Sep 1, 2015 7:00 PM - Sep 30, 2015
Reception for the opening of an exhibition by photographer Libuše Jarcovjáková at 7PM. Throughout the evening a streaming of music videos by the band WWW will be shown in the cinema. The curator, photographer and band will be present for discussion afterwards.
The photographs of Libuše Jarcovjáková (b.1952) are raw. Looking at her photographs, a vision flashed through my mind of a life-threatening situation, of trying to save one’s own life. An image evocative of extreme emotions, of being pushed to the limits of one‘s powers, of a place where there is little choice, where will is overtaken by instinct. The idea of a blood transfusion, its purpose being to keep a patient alive. Libuše Jarcovjáková‘s snapshots represent just such a transfusion. It is as though they represent an insurgency against omnipresent chaos, against a destructive and life-threatening entropy. Although they sometimes depict moments of happiness or ecstasy, far more frequently they reveal states of solitude and isolation, self-doubt, feelings of inadequacy, hopelessness, and emptiness. The moments of joy and fulfillment appear to be accidents more than anything else – a misunderstanding inevitably followed by an imminent relapse. The visualization of these emotions is a rebellion against them, an attempt to master even a situation like this, to transform it into a new meaning.
The word raw seems to me particularly fitting to describe the work of Libuše Jarcovjáková. Apart from evoking a sort of bluntness and cruelty, the designation in fact does not shun poetry. And poetry is what makes Libuše Jarcovjáková an artist with a distinct and original voice, a true artist. It is the visual poetry of her images that redeems the sense of failure and angst that emanate from the photographs, which could otherwise easily be read as something crude and hurtful, they type of messages it is better to avoid. We are confronted here with photography which is anathema to any sort of falsehood, speculation or embellishment – in short, to kitsch. These diary photographs are tidings from the land of outsiders, from a forlorn desert, the battlefield of the struggle for oneself, where the act of sharing is a rare but not unknown experience. They bear testimony that there is also another side to life, where we are hurt, disappointed and even deceived, where we often receive far less than our fair share. Even so, or precisely because of this, these images carry within them an ethos of heroism, of the courage to face up to the challenges of life, to be able to maintain one‘s dignity even in the more messed up moments that plague our lives. Ultimately, some light always manages to seep in through the cracks.
It is as though the artist has engaged in an ongoing monologue about this very thing: hope. For the apparent absence of hope from Libuše Jarcovjáková‘s images is so intense that it transforms the viewer‘s sensitivity. All of a sudden we read the same photographs differently. Where there was previously nothing, now there is everything that makes a person whole – generosity, beauty, love, desire, self-sacrifice, even a measure of sly humor.
The pointedly subjective and obviously self-therapeutic nature of the artist’s work nonetheless transcends the strictly personal in a more general dimension. It conveys a very different narrative of Czechoslovakia than presented by the local propaganda of that time, of an underground world, the habitat of suspect and marginalized people who refused to identify with the official version of reality. Some as a conscious act of defiance, others by compulsion. The world of the periphery, of underground gay and lesbian bars and the world of the underdog, with little or no interaction with the establishment. A world where a way of existence was everything. Just as there is the other America of Robert Frank, these photographs show that there was another Czechoslovakia. This way of seeing would transform itself also into the artist‘s more recent work. These images also represent a stance of opposition – this time against the new ideological dictum of happiness as consumption, which a large part of Czechs fell prey to after the revolution brought them new-found freedom. Still, the photographer does not burden the viewer with socially critical photography, or even her own rejection of consumerism. All that she does is to show us a glimpse of the intimate experience of the end of her mother’s life, whom she is caring for. We are thus a witness to the approach of death. The imminence of finality, and the love radiating from the photographs, confronts us with the superficiality of our consumerist existence far more acutely than any banal critique of the outward changes of society. These photographs are in many ways seminal for one additional reason. It is as if it was precisely through the presence of death and love that the author of these contemplative photographs herself experienced a kind of catharsis. In their own peculiar way, they break the vicious circle of a complicated life, and the oeuvre as a whole attains an unexpected new meaning as well as resolution. The world becomes alive with meaning. Once more, photography brings light.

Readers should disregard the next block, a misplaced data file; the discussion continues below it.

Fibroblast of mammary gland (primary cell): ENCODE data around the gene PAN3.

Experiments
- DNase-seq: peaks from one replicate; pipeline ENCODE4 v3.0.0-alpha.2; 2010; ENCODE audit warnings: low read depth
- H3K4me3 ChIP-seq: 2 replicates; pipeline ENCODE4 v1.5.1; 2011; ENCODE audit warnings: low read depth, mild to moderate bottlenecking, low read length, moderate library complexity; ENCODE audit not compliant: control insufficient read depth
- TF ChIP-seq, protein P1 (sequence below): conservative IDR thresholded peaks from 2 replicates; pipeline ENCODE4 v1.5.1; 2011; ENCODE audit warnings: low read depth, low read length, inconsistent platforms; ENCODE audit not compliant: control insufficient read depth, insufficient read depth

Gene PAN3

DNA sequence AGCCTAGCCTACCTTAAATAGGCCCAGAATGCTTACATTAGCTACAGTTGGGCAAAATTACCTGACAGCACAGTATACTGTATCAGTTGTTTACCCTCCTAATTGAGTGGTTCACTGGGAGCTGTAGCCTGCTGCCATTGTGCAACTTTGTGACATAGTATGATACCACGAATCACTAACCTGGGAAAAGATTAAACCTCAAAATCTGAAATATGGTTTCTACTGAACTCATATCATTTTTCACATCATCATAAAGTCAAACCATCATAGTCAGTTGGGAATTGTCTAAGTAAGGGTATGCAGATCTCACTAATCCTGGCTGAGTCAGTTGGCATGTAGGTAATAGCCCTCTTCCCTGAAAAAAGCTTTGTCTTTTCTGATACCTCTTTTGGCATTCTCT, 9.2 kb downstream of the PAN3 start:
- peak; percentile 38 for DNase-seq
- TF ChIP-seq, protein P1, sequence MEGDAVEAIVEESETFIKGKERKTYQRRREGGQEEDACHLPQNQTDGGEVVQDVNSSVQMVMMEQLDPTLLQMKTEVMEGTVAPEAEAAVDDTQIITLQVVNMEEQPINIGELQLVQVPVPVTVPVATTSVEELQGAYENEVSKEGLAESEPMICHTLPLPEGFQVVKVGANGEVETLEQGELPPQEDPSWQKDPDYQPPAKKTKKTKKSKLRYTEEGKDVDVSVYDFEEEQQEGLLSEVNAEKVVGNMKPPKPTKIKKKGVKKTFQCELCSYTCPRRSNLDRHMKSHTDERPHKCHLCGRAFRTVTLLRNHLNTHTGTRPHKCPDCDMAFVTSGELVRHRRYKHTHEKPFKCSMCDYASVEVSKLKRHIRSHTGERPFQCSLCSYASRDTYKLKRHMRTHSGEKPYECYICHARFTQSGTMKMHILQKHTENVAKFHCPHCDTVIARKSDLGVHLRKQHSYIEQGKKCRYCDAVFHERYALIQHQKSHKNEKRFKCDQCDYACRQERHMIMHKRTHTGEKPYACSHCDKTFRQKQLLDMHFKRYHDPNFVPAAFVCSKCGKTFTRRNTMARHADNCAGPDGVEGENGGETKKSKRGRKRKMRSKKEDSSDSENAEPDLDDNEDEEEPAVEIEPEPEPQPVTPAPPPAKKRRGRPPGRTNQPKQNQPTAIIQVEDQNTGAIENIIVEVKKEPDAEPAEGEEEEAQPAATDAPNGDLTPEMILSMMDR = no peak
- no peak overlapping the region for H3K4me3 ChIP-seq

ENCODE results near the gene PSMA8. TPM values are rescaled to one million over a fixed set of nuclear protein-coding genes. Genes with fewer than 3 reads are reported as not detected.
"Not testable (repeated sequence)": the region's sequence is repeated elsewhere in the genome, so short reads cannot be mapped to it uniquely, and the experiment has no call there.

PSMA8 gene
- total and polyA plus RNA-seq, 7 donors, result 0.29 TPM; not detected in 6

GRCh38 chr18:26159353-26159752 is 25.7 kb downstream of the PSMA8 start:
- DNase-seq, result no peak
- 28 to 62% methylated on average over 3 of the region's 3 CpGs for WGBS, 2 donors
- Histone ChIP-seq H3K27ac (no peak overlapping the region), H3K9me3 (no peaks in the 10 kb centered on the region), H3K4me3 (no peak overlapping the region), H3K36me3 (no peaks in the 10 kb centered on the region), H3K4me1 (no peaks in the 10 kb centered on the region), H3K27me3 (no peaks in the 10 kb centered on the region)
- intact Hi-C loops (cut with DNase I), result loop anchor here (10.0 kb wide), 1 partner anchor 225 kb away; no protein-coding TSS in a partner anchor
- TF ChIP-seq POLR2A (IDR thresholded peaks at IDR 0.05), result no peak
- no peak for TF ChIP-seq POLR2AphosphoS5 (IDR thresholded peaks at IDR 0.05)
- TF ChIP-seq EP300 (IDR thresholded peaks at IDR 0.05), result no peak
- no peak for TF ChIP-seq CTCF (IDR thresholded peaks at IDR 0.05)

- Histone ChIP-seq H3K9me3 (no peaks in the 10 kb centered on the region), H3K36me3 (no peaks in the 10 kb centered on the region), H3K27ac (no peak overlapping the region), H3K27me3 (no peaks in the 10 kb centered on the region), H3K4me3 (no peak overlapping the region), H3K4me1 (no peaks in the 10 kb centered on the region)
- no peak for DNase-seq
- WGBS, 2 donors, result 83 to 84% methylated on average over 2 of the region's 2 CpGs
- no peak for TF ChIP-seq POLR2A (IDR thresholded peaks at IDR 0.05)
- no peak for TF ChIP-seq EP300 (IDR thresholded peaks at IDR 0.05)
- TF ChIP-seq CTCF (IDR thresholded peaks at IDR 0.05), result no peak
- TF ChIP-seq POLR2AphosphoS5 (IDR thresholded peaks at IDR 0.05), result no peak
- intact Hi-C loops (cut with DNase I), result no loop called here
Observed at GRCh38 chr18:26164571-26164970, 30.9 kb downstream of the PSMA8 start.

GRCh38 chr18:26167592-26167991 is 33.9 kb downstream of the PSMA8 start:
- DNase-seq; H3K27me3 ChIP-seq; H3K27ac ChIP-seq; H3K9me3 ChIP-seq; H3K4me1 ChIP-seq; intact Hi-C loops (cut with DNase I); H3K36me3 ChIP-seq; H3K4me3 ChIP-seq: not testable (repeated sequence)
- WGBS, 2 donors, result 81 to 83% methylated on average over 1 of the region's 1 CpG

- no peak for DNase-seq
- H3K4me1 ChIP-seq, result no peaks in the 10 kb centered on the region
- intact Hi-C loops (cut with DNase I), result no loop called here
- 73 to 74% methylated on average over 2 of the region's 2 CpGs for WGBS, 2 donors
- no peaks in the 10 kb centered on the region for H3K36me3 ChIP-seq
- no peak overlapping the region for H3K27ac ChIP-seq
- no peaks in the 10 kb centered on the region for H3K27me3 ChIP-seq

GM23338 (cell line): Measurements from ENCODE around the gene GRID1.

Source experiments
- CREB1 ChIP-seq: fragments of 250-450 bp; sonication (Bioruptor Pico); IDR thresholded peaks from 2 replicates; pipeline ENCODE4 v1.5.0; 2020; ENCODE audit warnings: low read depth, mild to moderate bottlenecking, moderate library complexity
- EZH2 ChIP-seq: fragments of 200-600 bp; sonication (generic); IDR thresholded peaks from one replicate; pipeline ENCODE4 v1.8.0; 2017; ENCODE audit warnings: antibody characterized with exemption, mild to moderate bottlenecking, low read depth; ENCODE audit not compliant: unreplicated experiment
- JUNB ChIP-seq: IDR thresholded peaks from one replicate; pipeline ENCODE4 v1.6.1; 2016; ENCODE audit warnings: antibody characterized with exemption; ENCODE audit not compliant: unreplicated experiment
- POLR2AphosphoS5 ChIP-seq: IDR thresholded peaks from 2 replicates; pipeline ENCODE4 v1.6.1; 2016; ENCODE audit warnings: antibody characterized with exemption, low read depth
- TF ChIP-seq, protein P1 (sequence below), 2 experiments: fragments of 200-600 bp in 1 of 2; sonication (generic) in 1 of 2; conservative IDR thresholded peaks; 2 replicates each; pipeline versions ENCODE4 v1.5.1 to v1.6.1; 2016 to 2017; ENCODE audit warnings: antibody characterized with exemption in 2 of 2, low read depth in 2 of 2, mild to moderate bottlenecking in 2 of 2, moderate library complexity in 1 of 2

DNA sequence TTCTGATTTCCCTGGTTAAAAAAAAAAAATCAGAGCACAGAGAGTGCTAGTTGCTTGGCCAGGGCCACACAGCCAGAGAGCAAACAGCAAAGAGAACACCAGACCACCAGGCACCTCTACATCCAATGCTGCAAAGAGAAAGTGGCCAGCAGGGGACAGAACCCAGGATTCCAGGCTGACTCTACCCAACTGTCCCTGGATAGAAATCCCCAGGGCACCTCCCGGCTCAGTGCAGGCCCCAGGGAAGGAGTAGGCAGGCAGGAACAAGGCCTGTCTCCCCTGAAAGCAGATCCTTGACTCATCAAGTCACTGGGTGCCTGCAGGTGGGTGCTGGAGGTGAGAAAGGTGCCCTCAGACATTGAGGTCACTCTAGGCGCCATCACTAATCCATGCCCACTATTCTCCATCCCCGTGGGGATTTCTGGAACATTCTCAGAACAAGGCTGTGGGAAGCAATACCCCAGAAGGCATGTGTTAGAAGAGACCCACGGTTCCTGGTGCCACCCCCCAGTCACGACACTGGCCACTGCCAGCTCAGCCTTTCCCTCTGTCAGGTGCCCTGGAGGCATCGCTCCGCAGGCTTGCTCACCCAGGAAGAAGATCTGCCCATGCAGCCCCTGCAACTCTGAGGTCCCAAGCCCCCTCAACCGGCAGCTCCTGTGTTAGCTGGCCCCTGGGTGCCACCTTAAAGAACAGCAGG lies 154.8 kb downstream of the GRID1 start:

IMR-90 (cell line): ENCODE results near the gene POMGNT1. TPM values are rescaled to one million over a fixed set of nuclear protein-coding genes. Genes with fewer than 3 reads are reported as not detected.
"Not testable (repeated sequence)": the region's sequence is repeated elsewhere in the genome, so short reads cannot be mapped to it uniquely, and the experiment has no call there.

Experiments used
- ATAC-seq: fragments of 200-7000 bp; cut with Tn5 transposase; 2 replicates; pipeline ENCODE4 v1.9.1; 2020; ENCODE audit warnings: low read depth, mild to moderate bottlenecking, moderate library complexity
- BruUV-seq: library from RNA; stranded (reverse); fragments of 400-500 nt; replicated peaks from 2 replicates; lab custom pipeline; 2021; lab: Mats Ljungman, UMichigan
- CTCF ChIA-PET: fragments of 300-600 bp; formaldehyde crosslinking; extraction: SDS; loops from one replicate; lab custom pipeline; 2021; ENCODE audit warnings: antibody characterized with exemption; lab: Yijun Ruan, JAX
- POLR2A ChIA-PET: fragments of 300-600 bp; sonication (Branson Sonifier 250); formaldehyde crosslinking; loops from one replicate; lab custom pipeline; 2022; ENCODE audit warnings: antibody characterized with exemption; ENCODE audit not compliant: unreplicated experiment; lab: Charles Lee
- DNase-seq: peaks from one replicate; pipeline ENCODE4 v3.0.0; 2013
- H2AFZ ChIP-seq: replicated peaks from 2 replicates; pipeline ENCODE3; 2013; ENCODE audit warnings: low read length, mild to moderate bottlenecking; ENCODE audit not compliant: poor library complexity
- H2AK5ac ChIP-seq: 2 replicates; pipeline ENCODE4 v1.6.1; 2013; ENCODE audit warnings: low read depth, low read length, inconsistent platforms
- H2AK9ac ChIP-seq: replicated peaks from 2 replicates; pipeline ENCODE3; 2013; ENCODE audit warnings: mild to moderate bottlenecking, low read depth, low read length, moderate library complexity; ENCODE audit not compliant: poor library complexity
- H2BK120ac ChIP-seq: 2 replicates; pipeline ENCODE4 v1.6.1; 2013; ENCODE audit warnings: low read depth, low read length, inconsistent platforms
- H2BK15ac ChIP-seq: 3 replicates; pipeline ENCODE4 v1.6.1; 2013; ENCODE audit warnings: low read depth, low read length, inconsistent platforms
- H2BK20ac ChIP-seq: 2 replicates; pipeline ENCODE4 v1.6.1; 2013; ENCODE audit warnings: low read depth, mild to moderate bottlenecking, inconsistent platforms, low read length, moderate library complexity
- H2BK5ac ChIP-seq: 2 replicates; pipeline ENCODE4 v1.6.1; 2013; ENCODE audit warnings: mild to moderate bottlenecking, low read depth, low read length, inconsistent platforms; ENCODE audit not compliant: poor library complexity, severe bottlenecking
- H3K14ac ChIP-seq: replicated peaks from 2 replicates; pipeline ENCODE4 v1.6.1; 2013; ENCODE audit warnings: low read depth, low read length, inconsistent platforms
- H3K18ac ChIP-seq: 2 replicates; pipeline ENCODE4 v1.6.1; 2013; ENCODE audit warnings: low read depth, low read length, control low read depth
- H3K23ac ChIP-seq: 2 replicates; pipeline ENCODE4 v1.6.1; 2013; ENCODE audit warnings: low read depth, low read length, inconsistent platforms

~Ivan Pinkava, exhibition curator
321 East 73rd Street
NY 10021 New York
From: Sep 1, 2015 7:00 PM
To: Sep 30, 2015